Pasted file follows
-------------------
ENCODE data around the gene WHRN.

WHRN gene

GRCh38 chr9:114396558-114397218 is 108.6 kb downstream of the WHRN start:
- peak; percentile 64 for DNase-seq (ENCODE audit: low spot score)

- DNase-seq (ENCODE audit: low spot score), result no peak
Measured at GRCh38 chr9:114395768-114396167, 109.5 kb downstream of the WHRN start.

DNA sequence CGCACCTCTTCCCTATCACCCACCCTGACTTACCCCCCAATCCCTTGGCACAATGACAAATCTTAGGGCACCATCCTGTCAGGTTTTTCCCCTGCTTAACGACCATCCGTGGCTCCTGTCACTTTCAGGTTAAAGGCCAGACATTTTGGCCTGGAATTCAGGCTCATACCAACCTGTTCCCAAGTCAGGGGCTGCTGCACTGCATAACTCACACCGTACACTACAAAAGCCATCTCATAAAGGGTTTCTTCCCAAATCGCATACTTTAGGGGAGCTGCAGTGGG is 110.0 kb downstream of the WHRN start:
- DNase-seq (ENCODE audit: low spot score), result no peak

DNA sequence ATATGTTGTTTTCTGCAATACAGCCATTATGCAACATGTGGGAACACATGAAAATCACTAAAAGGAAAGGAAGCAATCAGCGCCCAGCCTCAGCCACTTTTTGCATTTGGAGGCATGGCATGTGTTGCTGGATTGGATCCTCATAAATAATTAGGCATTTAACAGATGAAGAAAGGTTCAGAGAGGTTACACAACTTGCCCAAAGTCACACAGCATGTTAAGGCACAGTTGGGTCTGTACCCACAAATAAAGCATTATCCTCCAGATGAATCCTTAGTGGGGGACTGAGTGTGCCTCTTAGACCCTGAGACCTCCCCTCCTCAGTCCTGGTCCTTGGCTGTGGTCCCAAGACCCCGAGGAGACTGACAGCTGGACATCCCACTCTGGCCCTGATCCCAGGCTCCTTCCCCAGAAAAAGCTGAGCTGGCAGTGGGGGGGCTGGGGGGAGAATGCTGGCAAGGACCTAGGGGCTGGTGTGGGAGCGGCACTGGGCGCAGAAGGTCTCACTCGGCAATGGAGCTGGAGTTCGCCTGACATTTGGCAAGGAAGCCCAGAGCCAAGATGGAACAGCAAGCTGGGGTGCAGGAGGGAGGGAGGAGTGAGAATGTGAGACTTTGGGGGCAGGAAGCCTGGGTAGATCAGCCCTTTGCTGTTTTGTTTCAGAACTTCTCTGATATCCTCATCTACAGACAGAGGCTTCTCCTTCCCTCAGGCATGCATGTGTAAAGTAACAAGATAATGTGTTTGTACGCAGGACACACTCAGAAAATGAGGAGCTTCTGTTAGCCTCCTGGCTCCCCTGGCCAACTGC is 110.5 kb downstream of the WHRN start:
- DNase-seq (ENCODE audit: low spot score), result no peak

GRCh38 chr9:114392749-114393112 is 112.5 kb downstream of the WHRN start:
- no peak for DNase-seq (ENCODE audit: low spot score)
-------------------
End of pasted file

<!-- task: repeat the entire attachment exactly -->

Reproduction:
ENCODE data around the gene WHRN.

WHRN gene

GRCh38 chr9:114396558-114397218 is 108.6 kb downstream of the WHRN start:
- peak; percentile 64 for DNase-seq (ENCODE audit: low spot score)

- DNase-seq (ENCODE audit: low spot score), result no peak
Measured at GRCh38 chr9:114395768-114396167, 109.5 kb downstream of the WHRN start.

DNA sequence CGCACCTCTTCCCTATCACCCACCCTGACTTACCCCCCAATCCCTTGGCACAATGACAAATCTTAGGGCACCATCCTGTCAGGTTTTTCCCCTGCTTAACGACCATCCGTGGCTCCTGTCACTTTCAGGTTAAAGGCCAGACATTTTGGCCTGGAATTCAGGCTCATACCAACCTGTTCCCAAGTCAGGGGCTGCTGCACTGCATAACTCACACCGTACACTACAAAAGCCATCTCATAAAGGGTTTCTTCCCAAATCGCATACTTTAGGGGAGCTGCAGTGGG is 110.0 kb downstream of the WHRN start:
- DNase-seq (ENCODE audit: low spot score), result no peak

DNA sequence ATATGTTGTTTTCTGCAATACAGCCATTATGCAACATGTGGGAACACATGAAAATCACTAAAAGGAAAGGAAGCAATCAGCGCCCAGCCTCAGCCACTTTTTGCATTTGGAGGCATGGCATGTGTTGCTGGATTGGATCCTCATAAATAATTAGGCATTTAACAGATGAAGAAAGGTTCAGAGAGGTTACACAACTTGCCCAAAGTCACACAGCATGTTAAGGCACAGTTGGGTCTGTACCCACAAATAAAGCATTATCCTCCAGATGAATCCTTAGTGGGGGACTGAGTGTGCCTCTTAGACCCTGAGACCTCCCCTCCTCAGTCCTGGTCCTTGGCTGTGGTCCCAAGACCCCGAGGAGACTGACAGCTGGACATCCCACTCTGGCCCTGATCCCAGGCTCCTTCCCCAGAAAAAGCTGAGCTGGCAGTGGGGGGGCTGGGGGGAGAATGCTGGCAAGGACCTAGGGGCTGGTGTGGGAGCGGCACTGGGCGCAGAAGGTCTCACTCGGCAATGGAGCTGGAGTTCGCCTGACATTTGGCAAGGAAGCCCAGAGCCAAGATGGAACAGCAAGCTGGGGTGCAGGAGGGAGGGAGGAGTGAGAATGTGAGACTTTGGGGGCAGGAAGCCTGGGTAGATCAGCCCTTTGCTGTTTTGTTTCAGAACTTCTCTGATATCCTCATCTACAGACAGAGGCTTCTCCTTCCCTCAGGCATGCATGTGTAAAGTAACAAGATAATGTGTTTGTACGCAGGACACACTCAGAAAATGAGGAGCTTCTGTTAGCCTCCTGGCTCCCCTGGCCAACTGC is 110.5 kb downstream of the WHRN start:
- DNase-seq (ENCODE audit: low spot score), result no peak

GRCh38 chr9:114392749-114393112 is 112.5 kb downstream of the WHRN start:
- no peak for DNase-seq (ENCODE audit: low spot score)